SECURE Act Estate Planning: T-IRA to Beneficiary vs CRUT?

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Phil DeMuth
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SECURE Act Estate Planning: T-IRA to Beneficiary vs CRUT?

Post by Phil DeMuth » Sat Jan 11, 2020 3:03 pm

Has anyone looked at the pros/cons of using a CRUT vs. naming a person as the IRA beneficiary?

I have seen cherry-picked "illustrations" showing the supposed advantage of the CRUT but no data on under what circumstances it is financially advantageous as a family wealth-transfer vehicle.

When do the breakevens with a direct IRA bequest come when using reasonable assumptions for tax rates and investment returns? It makes a big difference if the CRUT can win in twenty years vs forty years.

123
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Re: SECURE Act Estate Planning: T-IRA to Beneficiary vs CRUT?

Post by 123 » Sat Jan 11, 2020 3:08 pm

From Wikipedia, the free encyclopedia

"A charitable remainder unitrust (known as a "CRUT") is an irrevocable trust created under the authority of Internal Revenue Code § 664[1] ("Code"). This special, irrevocable trust has two primary characteristics: (1) Once established, the CRUT distributes a fixed percentage of the value of its assets (on an annual or more frequent basis) to a non-charitable beneficiary (which is considered the settlor of the trust); and (2) At the expiration of a specified time (usually the death of the settlor), the remaining balance of the CRUTs assets are distributed to charity. The trustee determines the fair market value of the CRUT's assets at the time of contribution, and thereafter on the applicable valuation date. The fixed annuity percentage must be at least 5% and no more than 50% of the fair market value of the assets in the corpus. The remainder (the amount expected to go to charity) must be at least 10% of the fair market value of the assets contributed to the CRUT. Code Section 664(d)(1) sets the federal income tax requirements for a charitable remainder unitrust."

I would suspect that if there are any significant loopholes in the provisions of the SECURE Act that there could be subsequent legislation to close them. It has happened before.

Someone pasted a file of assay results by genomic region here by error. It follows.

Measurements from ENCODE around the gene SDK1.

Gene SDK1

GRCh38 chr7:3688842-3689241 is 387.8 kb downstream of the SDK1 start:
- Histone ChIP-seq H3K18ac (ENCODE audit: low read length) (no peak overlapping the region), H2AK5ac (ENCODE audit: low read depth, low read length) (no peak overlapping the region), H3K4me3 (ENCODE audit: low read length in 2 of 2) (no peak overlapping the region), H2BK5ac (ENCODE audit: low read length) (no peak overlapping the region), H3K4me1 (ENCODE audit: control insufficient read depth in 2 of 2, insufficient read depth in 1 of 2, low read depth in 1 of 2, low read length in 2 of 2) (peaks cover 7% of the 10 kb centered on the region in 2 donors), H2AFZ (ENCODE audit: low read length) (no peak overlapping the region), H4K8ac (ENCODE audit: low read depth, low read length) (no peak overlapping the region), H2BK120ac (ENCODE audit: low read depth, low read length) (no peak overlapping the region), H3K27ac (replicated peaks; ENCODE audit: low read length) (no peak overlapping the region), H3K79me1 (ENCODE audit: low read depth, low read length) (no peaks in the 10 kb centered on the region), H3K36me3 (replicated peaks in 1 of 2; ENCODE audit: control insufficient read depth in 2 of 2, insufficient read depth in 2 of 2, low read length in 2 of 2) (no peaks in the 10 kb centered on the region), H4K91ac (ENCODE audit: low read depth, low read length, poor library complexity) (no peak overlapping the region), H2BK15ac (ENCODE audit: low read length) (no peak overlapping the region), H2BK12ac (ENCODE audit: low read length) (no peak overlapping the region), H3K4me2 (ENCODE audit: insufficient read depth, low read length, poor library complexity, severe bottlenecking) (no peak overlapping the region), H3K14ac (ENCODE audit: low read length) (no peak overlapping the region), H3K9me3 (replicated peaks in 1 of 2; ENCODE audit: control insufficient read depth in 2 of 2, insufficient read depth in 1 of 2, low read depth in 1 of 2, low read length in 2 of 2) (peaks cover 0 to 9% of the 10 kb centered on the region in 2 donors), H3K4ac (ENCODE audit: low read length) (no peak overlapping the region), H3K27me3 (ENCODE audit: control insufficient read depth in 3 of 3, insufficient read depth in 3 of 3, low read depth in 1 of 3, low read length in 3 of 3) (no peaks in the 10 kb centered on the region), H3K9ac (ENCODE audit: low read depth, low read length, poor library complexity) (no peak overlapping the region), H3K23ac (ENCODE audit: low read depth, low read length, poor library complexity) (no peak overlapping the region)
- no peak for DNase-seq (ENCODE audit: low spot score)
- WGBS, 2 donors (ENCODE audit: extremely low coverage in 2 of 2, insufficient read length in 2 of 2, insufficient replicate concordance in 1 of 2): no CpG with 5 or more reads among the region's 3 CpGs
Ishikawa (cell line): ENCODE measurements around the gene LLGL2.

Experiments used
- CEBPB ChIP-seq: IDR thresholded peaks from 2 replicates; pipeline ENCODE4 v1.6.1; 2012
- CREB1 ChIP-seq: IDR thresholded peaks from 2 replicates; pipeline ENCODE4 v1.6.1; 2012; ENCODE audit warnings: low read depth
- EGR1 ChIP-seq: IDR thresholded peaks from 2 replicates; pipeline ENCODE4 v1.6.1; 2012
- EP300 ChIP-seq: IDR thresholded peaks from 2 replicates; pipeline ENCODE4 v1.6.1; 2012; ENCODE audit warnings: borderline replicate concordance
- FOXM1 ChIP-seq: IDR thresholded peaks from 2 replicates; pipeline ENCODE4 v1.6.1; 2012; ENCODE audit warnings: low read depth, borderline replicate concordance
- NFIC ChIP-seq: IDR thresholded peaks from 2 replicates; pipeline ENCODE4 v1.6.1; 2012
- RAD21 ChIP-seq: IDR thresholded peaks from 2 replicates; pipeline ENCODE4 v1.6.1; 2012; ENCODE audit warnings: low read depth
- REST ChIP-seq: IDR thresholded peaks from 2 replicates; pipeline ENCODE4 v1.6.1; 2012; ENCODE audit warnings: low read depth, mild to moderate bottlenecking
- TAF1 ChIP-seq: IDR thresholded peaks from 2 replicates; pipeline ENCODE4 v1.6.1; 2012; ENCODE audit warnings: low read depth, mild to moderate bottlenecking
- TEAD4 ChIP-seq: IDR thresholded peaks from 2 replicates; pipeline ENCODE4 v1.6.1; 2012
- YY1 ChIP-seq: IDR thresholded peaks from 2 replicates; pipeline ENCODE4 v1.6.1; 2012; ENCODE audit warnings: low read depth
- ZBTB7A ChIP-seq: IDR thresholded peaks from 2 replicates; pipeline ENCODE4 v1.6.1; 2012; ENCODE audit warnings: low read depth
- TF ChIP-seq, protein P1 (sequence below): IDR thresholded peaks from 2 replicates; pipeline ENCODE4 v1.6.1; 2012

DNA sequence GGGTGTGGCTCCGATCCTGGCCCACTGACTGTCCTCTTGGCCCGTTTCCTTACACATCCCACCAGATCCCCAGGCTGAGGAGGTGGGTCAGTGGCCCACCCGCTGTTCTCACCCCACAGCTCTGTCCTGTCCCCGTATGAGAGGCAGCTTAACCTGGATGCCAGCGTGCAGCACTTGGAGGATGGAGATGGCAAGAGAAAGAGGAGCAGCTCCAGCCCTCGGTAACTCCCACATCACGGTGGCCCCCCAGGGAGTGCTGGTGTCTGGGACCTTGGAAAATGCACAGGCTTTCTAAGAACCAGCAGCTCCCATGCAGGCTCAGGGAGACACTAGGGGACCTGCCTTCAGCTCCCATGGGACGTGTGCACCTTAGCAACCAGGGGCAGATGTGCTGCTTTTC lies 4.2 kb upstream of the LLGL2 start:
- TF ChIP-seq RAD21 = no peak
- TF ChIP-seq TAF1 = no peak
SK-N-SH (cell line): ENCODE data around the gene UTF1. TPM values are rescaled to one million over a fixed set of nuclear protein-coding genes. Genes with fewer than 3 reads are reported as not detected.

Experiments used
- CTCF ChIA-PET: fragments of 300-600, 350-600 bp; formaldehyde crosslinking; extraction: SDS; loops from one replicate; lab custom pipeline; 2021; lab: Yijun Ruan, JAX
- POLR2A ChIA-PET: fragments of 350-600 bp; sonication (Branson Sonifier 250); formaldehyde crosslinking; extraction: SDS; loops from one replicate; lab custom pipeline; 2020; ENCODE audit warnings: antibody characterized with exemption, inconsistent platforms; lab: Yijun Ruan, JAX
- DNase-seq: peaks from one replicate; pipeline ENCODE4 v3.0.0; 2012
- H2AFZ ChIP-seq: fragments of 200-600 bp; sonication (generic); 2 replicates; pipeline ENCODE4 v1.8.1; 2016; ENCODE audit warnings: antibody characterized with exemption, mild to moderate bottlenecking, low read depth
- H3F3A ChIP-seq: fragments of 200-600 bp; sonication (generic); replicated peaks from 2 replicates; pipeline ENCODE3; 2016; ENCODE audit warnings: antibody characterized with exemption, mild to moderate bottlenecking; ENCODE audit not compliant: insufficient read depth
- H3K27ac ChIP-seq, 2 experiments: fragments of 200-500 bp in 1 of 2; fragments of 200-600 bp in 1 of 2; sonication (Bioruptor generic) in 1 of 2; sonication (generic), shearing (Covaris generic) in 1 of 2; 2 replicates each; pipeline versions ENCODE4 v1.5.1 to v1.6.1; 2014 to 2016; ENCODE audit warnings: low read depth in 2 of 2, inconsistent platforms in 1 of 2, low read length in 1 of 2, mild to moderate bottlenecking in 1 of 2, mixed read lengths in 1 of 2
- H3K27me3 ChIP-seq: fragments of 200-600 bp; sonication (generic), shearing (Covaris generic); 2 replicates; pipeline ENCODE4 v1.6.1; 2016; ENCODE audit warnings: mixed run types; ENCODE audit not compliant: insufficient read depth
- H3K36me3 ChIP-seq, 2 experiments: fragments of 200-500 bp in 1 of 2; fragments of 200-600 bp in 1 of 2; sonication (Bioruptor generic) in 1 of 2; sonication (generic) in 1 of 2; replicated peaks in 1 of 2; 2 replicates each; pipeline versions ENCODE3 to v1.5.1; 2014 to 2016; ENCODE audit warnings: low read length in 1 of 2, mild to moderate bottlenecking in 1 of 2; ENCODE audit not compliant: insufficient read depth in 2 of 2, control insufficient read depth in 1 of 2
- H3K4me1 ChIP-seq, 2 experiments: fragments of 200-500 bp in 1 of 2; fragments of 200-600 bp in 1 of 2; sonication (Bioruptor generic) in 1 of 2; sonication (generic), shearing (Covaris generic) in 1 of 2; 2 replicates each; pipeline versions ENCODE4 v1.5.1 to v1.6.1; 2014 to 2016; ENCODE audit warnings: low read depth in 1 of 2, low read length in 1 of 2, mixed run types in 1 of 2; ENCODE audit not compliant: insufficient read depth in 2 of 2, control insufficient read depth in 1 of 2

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bsteiner
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Re: SECURE Act Estate Planning: T-IRA to Beneficiary vs CRUT?

Post by bsteiner » Sat Jan 11, 2020 4:27 pm

Phil DeMuth wrote:
Sat Jan 11, 2020 3:03 pm
Has anyone looked at the pros/cons of using a CRUT vs. naming a person as the IRA beneficiary?

I have seen cherry-picked "illustrations" showing the supposed advantage of the CRUT but no data on under what circumstances it is financially advantageous as a family wealth-transfer vehicle.

When do the breakevens with a direct IRA bequest come when using reasonable assumptions for tax rates and investment returns? It makes a big difference if the CRUT can win in twenty years vs forty years.
Phil,

We just discussed this yesterday. I wrote an article on it for Leimberg (available at leimbergservices.com, but it's a paid subscription service) which I'll send you. I'm also writing an article on it for a print publication which will probably be published in April and which I'll probably be able to post online in June.

A CRT is tax-exempt. It will collect the entire IRA at once, and distribute to the beneficiary a percentage (at least 5%) of the value of the trust each year. Upon the beneficiary's death, the balance goes to charity. The actuarial value of the charity's remainder interest has to be at least 10% of the initial value. So at current interest rates you can't do a CRT for the life of a person under age 27 (though you can do a 20-year CRT for a person of any age).

The benefit of being able to replicate the stretch will usually approximately offset the loss of the remainder interest to charity.

So I think this will become a popular technique.